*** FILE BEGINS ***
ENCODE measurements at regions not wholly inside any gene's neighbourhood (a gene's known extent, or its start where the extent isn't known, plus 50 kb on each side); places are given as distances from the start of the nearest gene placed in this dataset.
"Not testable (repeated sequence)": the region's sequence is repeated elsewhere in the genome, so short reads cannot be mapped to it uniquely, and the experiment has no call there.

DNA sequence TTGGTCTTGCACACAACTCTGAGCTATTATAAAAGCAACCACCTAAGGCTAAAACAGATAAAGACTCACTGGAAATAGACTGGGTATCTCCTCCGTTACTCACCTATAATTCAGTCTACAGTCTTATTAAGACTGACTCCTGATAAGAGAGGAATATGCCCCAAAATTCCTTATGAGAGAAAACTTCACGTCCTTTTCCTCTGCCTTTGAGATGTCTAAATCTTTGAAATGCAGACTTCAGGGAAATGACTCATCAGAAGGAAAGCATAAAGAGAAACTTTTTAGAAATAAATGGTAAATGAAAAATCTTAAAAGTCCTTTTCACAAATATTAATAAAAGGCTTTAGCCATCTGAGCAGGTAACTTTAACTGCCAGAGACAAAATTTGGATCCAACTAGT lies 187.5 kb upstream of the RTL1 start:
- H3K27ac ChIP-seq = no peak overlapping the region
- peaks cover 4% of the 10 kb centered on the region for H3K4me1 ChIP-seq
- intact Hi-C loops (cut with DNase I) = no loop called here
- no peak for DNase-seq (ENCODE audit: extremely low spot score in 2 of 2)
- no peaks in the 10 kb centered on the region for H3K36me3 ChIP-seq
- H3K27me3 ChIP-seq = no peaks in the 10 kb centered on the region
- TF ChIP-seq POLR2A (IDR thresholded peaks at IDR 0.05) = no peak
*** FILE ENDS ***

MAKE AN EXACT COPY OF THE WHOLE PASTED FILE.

ENCODE measurements at regions not wholly inside any gene's neighbourhood (a gene's known extent, or its start where the extent isn't known, plus 50 kb on each side); places are given as distances from the start of the nearest gene placed in this dataset.
"Not testable (repeated sequence)": the region's sequence is repeated elsewhere in the genome, so short reads cannot be mapped to it uniquely, and the experiment has no call there.

DNA sequence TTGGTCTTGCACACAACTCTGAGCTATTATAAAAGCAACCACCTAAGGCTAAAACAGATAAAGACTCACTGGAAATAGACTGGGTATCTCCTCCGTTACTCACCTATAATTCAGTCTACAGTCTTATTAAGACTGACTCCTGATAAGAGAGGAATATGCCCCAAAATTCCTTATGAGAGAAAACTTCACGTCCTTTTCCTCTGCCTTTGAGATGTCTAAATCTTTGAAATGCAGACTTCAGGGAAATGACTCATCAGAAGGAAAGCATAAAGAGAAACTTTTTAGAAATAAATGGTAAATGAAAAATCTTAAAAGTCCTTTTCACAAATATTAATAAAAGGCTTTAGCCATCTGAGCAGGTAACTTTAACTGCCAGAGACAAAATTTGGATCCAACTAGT lies 187.5 kb upstream of the RTL1 start:
- H3K27ac ChIP-seq = no peak overlapping the region
- peaks cover 4% of the 10 kb centered on the region for H3K4me1 ChIP-seq
- intact Hi-C loops (cut with DNase I) = no loop called here
- no peak for DNase-seq (ENCODE audit: extremely low spot score in 2 of 2)
- no peaks in the 10 kb centered on the region for H3K36me3 ChIP-seq
- H3K27me3 ChIP-seq = no peaks in the 10 kb centered on the region
- TF ChIP-seq POLR2A (IDR thresholded peaks at IDR 0.05) = no peak